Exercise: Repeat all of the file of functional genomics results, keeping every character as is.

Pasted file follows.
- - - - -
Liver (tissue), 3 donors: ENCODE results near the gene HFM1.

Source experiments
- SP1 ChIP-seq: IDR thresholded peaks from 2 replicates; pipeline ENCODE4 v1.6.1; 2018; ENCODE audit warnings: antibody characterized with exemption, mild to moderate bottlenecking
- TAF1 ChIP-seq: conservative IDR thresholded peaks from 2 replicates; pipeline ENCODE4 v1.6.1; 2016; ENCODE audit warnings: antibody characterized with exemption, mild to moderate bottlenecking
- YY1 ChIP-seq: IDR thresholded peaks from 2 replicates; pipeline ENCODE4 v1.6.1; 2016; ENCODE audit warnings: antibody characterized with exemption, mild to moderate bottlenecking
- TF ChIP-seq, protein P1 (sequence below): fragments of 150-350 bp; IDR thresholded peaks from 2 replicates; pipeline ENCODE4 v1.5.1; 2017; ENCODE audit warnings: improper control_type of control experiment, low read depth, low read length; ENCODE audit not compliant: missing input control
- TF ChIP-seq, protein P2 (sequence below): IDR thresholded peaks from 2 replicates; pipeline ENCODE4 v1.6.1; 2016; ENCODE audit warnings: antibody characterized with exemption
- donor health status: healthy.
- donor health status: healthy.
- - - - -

Liver (tissue), 3 donors: ENCODE results near the gene HFM1.

Source experiments
- SP1 ChIP-seq: IDR thresholded peaks from 2 replicates; pipeline ENCODE4 v1.6.1; 2018; ENCODE audit warnings: antibody characterized with exemption, mild to moderate bottlenecking
- TAF1 ChIP-seq: conservative IDR thresholded peaks from 2 replicates; pipeline ENCODE4 v1.6.1; 2016; ENCODE audit warnings: antibody characterized with exemption, mild to moderate bottlenecking
- YY1 ChIP-seq: IDR thresholded peaks from 2 replicates; pipeline ENCODE4 v1.6.1; 2016; ENCODE audit warnings: antibody characterized with exemption, mild to moderate bottlenecking
- TF ChIP-seq, protein P1 (sequence below): fragments of 150-350 bp; IDR thresholded peaks from 2 replicates; pipeline ENCODE4 v1.5.1; 2017; ENCODE audit warnings: improper control_type of control experiment, low read depth, low read length; ENCODE audit not compliant: missing input control
- TF ChIP-seq, protein P2 (sequence below): IDR thresholded peaks from 2 replicates; pipeline ENCODE4 v1.6.1; 2016; ENCODE audit warnings: antibody characterized with exemption
- donor health status: healthy.
- donor health status: healthy.